The essential point is that doctors in most countries have great difficulty in estimating the cost of their prescriptions accurately and that across countries and training systems the main factor that influences doctor's drug price awareness is the cost of the drug to the patient as feed back to them by the patient. While factors such as market freedom, differential pricing formulas and distortions in perception all can play a role in determining a drug price, it seems that human factors rule. Actually doctors generally want cost information but find it inaccessible. They consistently overestimate the cost of inexpensive drugs and underestimate the cost of expensive ones with 31% of off the cuff estimates within 25% of the true cost. . There can be marked variation in public funding arrangements. However general guides to drug cost do exist, similar to the British National Formulary in the UK. The potential impact of economic analysis in guiding prescribing where cost issues are viewed by the prescriber as marginal seems small.
Drug costs are determined by very complex mixture of commercial market decisions, managed market decisions, regulatory action, development costs and individual illness and very rarely reflect the drugs clinical effectiveness. In the case of medicines without a manufacturing license the medicine may only be procurable in a totally unregulated market, while a licensed medicine is likely to have regulation that produces major cost implications in it self but more predictable pricing in the larger economies. In smaller economies it has been known for medicines to be effectively unavailable following commercial marketing decisions as a result of central price controls.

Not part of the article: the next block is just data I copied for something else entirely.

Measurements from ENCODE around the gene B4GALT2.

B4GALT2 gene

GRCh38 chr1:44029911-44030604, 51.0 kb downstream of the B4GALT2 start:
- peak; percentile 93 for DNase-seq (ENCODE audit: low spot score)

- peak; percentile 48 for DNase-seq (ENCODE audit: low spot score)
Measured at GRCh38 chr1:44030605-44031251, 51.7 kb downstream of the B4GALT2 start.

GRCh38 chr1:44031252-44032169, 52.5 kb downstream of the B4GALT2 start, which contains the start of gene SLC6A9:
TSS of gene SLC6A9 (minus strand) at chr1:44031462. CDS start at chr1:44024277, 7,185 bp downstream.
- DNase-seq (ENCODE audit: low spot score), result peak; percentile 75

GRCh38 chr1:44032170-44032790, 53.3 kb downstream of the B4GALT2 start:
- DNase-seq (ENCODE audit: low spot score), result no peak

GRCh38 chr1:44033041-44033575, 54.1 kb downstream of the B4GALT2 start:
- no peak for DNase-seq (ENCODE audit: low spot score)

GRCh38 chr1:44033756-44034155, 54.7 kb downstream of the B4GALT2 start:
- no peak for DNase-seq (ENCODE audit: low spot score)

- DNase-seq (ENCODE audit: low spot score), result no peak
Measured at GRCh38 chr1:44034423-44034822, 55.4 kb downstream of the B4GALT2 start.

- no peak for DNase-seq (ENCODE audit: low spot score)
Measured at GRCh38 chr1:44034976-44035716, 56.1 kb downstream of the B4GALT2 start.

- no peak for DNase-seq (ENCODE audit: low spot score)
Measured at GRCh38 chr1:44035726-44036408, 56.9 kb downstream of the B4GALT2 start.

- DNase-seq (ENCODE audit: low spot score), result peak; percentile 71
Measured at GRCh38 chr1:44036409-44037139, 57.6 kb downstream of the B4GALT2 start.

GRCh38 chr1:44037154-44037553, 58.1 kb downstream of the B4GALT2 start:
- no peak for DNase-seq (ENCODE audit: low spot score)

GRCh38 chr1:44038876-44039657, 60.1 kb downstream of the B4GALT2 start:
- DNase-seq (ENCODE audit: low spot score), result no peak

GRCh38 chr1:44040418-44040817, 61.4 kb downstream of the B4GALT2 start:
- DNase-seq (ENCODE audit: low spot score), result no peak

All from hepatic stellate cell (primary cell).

Almost all health economies with some form of regulated market and tariff for healthcare related activity not paid for by the patient themselves will have special provision for high cost drugs such as chemotherapy.